2. attending part of the Symposium
3. a post-symposium meeting to choose the posters for display

If you're interested in volunteering, please contact Kate Peterson via telephone at 6-3746 or email at: katep@umn.edu by March 19, 2010.  Learn more about the Undergraduate Research Symposium at: http://www.research.umn.edu.floyd.lib.umn.edu/undergraduate/index.html.
Web Conferencing with Camtasia Relay
Wednesday, March 10, 2010
3:00 pm to 4:30 pm
Room S30B, Wilson Library

Camtasia Relay (a.k.a. Class Capture) is designed to capture live workshops, presentations, training sessions, conferences, or meetings and make them available to watch later.  Camtasia Relay records your audio and whatever happens on the computer screen, such as demonstrations or Power Point.  The OIT (Office of Information Technology) supported software connects with Media Mill for storage and re-purposing of recordings (such as flash video, YouTube, iPod and more).

In this ninety-minute "TechShop" (part technology demonstration and part discussion) we will explore specific examples of how Camtasia Relay is used and consider ways it might fit into your work life, such as recording a training session for a student employee who can't make it for the live event, to create a short video on a procedure to teach another staff member, or to record a library workshop so users can go back over content.  The recording can also be embed into a blog, web page, or guide.  Coffee and cookies will be available to sweeten our interests and our discussion.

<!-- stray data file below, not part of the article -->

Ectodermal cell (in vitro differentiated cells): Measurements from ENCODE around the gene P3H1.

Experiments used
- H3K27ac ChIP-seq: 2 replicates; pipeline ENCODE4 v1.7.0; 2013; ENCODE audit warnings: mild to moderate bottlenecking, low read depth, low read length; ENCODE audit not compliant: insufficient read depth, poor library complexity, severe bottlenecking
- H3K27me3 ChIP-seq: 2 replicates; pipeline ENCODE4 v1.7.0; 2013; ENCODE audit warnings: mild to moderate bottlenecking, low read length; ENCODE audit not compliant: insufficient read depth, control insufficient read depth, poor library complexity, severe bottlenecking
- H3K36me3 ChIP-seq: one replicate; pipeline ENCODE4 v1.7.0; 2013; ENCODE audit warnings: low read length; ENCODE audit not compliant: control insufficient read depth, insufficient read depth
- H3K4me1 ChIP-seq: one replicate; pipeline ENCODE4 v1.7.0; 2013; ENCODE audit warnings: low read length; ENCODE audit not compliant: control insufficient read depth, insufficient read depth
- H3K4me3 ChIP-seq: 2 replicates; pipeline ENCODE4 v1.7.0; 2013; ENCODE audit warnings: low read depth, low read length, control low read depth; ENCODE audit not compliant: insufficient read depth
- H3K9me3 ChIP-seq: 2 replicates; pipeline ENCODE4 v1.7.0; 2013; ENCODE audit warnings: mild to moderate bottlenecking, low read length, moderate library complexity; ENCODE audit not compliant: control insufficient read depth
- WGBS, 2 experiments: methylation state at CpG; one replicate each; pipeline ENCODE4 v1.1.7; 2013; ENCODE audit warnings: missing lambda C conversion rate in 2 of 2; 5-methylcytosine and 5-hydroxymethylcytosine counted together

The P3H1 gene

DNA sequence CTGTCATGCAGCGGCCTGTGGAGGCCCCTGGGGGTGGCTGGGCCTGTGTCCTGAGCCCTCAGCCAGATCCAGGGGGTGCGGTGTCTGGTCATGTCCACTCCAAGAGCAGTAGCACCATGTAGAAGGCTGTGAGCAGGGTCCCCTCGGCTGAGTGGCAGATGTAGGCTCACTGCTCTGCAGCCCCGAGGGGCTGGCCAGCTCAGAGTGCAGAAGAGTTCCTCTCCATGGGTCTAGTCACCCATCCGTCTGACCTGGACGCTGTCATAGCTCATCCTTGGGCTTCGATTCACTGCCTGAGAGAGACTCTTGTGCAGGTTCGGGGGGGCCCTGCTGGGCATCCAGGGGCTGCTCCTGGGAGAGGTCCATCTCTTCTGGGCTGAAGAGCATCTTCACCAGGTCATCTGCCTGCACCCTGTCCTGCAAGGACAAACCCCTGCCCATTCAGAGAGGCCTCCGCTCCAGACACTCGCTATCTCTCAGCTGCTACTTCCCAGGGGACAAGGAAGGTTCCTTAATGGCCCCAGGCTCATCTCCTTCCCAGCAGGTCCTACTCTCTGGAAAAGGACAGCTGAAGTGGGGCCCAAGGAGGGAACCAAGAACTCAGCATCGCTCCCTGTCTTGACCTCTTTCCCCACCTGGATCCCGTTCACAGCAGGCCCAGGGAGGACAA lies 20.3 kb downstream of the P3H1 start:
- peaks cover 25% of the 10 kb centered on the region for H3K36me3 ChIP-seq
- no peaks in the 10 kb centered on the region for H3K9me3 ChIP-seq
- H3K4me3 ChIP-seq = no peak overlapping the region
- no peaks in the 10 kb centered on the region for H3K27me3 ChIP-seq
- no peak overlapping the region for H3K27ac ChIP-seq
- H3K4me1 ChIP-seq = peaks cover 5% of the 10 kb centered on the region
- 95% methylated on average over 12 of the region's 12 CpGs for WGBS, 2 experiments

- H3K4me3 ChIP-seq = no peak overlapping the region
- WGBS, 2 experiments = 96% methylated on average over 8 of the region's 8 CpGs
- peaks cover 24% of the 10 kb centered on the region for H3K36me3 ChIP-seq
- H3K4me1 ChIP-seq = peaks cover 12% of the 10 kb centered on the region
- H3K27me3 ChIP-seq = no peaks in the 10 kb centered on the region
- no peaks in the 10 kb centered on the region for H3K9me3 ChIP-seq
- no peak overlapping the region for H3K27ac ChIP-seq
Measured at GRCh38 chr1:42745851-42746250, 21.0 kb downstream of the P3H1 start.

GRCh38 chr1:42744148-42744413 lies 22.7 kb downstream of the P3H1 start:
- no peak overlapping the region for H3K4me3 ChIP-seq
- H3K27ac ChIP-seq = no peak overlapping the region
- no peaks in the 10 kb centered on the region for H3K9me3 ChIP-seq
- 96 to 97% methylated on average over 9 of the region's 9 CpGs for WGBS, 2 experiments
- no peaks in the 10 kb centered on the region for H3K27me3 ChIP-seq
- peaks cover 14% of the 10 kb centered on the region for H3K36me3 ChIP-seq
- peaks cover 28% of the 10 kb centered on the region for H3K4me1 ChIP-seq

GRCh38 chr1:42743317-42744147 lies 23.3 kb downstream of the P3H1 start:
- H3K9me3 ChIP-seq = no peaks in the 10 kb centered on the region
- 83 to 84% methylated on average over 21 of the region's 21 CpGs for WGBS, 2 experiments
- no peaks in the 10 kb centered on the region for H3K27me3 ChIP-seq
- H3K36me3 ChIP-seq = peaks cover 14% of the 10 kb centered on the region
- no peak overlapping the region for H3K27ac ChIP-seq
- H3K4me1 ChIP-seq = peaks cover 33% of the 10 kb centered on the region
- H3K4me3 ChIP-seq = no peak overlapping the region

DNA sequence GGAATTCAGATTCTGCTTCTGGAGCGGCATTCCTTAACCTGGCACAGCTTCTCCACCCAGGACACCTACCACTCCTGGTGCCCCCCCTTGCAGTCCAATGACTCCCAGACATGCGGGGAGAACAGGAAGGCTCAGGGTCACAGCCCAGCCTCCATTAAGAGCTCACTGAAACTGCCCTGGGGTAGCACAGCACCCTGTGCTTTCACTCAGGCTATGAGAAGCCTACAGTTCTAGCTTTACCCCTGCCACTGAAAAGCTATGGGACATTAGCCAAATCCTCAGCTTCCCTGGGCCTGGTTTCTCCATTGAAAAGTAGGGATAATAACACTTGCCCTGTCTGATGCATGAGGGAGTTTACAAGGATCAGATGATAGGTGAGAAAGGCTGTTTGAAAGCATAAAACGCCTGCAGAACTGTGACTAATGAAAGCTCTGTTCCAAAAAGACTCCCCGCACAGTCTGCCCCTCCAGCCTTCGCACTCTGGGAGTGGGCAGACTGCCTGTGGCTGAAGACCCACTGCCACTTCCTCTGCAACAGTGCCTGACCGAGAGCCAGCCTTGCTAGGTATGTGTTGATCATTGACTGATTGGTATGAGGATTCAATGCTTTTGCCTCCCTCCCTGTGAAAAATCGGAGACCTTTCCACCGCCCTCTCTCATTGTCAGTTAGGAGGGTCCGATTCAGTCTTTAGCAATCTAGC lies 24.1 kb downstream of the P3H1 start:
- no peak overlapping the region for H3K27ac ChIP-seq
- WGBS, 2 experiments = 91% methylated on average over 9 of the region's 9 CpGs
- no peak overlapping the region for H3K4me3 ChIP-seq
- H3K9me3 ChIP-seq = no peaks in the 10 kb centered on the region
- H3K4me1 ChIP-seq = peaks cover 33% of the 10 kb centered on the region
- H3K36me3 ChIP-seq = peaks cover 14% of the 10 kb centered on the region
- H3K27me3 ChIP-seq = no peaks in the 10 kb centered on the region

Two ways to participate:
- Register for the session at: https://onestop2.umn.edu/training/courseDetail.jsp?course=LB0261
- Watch via UMConnect at: https://umconnect.umn.edu/techshop2

Spring TechShops are the second phase of the highly successful Fall 2009 Emerging Tech Expo.  This spring, the IT (Information Technology) Council and Staff Education and Development (SED) are sponsoring a series of five technology workshops to further explore the application of technology within the Libraries environment.

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This page is an archive of recent entries written by katep in March 2010.